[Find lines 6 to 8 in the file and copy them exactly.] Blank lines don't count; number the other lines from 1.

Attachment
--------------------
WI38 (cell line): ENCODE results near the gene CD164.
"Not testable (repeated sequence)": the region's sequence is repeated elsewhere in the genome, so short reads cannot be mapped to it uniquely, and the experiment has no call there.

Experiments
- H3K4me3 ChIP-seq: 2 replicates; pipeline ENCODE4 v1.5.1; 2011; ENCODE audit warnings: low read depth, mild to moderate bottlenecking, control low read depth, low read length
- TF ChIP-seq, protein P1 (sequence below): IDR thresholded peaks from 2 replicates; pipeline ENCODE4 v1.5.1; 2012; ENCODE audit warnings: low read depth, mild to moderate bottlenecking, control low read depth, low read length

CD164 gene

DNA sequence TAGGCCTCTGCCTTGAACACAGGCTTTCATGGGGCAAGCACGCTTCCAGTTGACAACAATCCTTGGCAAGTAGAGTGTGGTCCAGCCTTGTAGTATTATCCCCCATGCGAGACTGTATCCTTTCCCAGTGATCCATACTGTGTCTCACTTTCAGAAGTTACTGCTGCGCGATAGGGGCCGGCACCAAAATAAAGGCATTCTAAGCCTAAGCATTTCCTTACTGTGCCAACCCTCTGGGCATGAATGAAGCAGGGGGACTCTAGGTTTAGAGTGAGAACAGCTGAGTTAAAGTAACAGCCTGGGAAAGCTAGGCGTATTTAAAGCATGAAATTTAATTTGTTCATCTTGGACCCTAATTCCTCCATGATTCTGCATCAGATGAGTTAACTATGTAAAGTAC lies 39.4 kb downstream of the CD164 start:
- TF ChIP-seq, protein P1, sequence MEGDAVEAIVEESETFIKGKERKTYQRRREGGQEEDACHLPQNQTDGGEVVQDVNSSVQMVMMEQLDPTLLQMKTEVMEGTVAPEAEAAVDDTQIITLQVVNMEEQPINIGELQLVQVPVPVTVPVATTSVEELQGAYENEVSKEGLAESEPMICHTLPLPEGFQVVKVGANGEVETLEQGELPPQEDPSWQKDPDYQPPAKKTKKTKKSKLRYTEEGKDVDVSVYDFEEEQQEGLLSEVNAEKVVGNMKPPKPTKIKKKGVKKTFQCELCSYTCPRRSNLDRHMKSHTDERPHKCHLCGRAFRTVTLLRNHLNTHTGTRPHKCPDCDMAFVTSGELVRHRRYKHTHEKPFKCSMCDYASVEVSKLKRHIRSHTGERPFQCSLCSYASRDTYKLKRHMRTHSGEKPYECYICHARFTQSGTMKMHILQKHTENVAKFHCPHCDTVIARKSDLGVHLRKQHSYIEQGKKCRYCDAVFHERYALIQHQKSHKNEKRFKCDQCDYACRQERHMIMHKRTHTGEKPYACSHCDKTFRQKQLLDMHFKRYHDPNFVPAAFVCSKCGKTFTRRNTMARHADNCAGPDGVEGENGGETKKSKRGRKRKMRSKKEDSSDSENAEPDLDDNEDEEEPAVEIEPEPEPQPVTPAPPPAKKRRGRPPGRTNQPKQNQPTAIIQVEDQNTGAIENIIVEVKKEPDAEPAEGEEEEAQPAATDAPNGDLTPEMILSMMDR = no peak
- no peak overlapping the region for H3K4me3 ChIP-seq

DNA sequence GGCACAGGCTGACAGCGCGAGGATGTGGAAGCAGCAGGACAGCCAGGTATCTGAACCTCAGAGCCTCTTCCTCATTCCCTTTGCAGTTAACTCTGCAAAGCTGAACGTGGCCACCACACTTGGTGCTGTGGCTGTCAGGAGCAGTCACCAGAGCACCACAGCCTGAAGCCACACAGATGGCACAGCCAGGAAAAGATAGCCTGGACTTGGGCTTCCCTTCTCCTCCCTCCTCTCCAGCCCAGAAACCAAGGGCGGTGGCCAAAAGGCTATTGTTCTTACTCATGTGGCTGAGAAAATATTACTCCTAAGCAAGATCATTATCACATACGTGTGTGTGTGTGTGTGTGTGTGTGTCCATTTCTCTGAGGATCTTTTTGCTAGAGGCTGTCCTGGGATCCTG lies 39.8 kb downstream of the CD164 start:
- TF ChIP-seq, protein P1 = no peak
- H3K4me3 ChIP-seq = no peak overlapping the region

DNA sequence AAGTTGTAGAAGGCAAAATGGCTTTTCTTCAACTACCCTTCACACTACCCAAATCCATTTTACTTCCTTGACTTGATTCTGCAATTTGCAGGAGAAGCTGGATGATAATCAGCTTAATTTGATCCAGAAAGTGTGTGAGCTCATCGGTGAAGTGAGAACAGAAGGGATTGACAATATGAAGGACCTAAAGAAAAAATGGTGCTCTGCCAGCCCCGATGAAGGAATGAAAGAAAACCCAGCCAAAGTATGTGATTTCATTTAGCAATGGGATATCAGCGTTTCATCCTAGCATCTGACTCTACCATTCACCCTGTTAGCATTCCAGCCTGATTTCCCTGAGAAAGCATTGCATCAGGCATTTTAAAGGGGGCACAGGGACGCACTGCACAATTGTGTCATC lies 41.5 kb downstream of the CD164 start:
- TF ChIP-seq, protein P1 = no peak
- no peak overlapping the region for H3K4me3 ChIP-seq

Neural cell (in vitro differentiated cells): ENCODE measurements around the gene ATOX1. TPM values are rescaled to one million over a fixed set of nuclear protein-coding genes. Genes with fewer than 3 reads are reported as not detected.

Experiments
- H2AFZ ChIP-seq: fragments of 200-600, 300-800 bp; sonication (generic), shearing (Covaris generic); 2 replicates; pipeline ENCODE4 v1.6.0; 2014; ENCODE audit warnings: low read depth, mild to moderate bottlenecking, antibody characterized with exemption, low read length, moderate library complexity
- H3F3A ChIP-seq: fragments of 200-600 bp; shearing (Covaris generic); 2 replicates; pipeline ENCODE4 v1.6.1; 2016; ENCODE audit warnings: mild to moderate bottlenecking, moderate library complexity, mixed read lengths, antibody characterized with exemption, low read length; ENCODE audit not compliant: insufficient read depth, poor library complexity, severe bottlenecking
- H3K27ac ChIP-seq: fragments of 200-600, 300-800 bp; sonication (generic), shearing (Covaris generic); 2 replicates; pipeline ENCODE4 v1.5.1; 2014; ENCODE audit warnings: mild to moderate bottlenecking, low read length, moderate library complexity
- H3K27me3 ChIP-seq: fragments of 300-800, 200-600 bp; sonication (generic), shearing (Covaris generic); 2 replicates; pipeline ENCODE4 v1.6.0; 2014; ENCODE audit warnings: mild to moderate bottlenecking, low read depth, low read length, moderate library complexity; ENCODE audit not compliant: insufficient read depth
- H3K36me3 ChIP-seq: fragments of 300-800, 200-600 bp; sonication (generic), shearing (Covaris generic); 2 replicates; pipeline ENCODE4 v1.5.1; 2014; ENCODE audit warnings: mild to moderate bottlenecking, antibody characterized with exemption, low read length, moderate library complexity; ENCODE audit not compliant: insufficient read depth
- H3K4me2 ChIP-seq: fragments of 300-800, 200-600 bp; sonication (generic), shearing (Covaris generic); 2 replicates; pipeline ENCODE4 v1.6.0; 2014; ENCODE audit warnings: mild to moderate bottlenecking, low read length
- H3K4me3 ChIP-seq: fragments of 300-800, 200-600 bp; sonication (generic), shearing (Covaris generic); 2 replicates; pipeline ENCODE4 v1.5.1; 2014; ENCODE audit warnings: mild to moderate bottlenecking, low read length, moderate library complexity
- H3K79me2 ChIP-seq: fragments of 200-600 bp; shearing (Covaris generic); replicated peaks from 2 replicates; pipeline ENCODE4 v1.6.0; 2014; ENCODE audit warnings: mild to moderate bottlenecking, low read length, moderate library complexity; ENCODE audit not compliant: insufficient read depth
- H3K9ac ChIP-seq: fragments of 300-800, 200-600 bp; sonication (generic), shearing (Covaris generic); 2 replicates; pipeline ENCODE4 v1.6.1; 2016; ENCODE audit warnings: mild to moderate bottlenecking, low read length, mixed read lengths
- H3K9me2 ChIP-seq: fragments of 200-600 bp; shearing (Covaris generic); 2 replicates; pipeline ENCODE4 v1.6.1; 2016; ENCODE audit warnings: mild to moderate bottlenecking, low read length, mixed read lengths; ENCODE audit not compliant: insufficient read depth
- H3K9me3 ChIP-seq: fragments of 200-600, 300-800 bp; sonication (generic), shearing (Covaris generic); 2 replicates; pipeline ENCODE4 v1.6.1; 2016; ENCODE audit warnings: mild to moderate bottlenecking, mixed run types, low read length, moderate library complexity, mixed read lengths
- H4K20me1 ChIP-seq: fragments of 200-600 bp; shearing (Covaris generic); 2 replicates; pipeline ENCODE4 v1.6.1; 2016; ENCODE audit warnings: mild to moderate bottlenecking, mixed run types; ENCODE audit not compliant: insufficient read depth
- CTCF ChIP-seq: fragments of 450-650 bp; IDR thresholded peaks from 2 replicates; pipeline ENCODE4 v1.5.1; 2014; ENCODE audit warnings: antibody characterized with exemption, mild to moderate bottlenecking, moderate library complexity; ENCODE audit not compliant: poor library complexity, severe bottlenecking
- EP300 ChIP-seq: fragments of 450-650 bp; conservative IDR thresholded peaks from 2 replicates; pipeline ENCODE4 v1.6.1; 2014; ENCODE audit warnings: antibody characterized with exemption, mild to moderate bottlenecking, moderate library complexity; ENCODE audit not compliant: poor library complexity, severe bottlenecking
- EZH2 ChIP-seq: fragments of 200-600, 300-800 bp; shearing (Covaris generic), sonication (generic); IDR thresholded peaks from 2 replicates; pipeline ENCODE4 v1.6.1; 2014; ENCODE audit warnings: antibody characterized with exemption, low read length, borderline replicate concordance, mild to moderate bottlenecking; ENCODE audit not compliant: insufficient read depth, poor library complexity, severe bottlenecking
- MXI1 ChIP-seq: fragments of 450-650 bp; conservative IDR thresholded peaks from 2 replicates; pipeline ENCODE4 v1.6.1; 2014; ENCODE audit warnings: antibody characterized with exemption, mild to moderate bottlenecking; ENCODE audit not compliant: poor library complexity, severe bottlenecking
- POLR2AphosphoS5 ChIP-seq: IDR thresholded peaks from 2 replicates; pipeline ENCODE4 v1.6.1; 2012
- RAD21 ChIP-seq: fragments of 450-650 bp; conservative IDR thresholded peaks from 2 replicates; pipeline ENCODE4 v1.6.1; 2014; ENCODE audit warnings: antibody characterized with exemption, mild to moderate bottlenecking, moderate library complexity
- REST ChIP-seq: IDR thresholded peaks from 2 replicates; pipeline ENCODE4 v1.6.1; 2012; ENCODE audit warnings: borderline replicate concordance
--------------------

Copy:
CD164 gene

DNA sequence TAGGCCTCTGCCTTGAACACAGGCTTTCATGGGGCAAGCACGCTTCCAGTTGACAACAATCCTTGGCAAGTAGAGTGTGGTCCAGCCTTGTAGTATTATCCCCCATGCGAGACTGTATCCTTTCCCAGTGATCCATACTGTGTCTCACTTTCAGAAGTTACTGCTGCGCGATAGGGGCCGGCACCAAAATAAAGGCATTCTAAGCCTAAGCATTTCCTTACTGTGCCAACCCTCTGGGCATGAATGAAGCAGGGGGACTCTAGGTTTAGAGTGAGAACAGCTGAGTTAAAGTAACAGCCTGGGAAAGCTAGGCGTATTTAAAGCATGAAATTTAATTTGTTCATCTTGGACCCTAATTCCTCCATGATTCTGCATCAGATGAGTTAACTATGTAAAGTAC lies 39.4 kb downstream of the CD164 start:
- TF ChIP-seq, protein P1, sequence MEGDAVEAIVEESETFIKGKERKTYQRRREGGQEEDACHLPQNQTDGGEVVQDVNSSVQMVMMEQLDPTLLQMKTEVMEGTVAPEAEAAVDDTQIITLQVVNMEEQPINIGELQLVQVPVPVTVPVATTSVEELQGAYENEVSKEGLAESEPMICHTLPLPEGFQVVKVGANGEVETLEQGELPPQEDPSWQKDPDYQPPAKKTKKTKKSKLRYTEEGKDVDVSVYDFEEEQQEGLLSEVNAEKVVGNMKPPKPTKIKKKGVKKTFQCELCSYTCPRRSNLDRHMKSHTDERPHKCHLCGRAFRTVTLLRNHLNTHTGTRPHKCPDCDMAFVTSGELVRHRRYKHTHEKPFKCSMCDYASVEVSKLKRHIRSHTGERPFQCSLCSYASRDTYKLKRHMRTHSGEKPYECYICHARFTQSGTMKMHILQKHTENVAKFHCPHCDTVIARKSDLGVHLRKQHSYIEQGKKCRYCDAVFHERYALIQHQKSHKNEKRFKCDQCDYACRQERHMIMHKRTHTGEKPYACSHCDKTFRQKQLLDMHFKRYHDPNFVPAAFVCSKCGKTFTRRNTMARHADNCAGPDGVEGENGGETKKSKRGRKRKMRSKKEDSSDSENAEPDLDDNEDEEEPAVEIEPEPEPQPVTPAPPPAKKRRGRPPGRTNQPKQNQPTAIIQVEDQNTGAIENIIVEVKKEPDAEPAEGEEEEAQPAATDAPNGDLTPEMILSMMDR = no peak